Great Toe Anatomy

Review Article

Austin J Anat. 2021; 8(2): 1100.

Great Toe Anatomy

King MA, Vesely BD* and Teasdall RD

Department of Orthopaedic Surgery, Wake Forest Baptist Medical Center, Winston Salem, NC, USA

*Corresponding author: Bryanna D Vesely, Department of Orthopaedic Surgery, Wake Forest Baptist Medical Center, Oakwood Ct. Winston Salem, NC, 27103, USA

Received: July 15, 2021; Accepted: July 24, 2021; Published: July 31, 2021


In conclusion, hallux abductovalgus is a common deformity of the forefoot that has complex implications on the biomechanics and gait of patients. Understanding the anatomy and physiology behind this deformity is essential when creating conservative and surgical treatment plans.

Keywords: Anatomy; Hallux; Great toe; Toot; Podiatry; Sesamoid; Bunion; Hallux valgus


Anatomy is the foundation of medicine. It is the first subject taught in medical training and it creates the groundwork for advanced physiology and pathology. When diagnosing and treating a patient, it is essential to have an advanced knowledge base of anatomy in order to correctly reach a diagnosis. Due to the complexity of the first ray structure, it can be difficult to accurately diagnose and treat this part of the body. Therefore, it is important for practitioners of any level to review human anatomy. The purpose of this article is to review great toe anatomy and its most common deformity: hallux abductovalgus.

Hallux abductovalgus is the most common forefoot pathology in adults. Nix et al performed a systematic review and meta-analysis estimating hallux valgus prevalence in 23% of adults aged 18-65 and 36.7% in elderly people over the age of 65 [1]. Hallux valgus has a predilection for women; as high as 15:1 in some studies [1]. It can be defined as a progressive deformity beginning with a lateral deviation of the great toe, medial deviation of the first metatarsal, and progressing to first metatarsophalangeal subluxation [3]. Previous studies have shown a genetic correlation, finding that up to 90% of patients with painful hallux abductovalgus deformities have some family members with a similar deformity [2]. Other causes of hallux valgus include restrictive foot wear, neuromuscular disorders, and other foot deformities such as pes planus, equinus, and ligament laxity [3].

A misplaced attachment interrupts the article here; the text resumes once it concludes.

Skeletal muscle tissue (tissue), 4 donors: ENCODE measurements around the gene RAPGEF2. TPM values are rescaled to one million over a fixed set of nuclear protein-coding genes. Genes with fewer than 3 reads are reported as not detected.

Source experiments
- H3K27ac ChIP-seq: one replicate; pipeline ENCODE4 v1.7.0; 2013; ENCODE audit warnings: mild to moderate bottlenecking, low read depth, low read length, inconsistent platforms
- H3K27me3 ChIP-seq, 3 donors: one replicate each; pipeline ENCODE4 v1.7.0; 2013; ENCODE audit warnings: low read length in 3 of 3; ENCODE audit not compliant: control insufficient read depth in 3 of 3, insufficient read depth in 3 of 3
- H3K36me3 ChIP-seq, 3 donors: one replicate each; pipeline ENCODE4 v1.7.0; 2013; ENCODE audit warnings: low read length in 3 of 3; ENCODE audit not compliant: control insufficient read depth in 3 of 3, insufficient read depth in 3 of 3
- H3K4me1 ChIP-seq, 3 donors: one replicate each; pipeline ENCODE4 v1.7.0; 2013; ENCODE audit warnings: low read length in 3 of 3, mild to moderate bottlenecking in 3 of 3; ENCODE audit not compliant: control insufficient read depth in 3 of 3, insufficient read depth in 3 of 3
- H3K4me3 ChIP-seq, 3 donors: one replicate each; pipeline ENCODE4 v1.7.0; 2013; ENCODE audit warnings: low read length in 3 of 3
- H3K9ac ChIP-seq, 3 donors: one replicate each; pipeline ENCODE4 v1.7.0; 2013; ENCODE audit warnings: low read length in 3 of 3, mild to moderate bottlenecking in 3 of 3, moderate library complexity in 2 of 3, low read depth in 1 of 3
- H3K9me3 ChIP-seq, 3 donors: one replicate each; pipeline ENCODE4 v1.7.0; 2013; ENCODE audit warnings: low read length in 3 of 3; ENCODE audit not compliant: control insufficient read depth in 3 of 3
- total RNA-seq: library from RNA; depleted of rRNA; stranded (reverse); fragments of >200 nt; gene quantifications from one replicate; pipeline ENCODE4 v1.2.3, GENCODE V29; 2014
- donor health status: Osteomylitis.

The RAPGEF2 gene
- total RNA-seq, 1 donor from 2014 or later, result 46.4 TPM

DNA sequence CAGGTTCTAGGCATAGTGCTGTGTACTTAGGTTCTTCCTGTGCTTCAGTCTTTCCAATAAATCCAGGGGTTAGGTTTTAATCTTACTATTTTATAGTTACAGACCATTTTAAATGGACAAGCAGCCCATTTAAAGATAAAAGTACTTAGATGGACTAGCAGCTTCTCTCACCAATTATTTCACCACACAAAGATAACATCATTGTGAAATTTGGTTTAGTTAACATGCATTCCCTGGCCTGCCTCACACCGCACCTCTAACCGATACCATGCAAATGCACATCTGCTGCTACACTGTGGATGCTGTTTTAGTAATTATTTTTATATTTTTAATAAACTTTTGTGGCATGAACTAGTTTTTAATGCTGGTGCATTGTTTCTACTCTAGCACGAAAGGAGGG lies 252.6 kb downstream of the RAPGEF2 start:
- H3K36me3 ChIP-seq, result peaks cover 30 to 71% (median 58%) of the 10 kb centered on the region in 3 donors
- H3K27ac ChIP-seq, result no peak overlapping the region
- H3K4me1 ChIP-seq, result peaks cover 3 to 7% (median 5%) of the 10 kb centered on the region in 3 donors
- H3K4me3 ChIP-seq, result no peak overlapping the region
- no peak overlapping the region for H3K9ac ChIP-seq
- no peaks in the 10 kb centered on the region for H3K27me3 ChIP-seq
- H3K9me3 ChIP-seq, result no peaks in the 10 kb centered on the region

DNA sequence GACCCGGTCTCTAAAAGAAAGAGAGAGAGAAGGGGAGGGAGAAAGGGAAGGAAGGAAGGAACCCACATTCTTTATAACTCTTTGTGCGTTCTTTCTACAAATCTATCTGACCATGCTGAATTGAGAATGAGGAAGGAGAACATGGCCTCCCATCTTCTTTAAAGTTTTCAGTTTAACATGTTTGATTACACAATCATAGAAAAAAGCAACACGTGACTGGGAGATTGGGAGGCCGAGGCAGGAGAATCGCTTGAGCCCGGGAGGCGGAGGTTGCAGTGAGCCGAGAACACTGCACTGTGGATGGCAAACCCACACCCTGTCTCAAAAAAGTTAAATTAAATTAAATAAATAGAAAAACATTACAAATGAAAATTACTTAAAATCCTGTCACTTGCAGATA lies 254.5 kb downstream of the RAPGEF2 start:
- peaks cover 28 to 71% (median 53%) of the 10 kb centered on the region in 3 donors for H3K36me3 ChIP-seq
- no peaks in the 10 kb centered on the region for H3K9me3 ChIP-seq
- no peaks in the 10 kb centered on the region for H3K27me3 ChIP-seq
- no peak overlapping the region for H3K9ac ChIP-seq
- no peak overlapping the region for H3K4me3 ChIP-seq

Symptoms for hallux valgus include pain, wearing shoes with narrow toe boxes, pain at the medial eminence of the first metatarsal, and pain during weight bearing. With progression of the deformity, patients may have pain during range of motion of the first metatarsophalangeal joint, pain during rest, and decreased range of motion at the 1st metatarsophalangeal joint. Conservative treatments include wide toe box shoes, orthotics, and toe padding. Surgical treatment is complex and chosen based on the complexity of the deformity and the goals of the patient. For less severe deformities, more distal procedures can be performed while proximal osteotomies are done for severe deformities. There is estimated to be more than 150 different hallux abductovalgus procedures [4]. It is essential to understand the great toe anatomy when performing hallux abductovalgus procedures in order to understand the biomechanical impacts of the foot and chose the proper surgery.


The great toe includes five bones: the first metatarsal, proximal phalanx, distal phalanx, tibial sesamoid, and fibular sesamoid (Figure 1).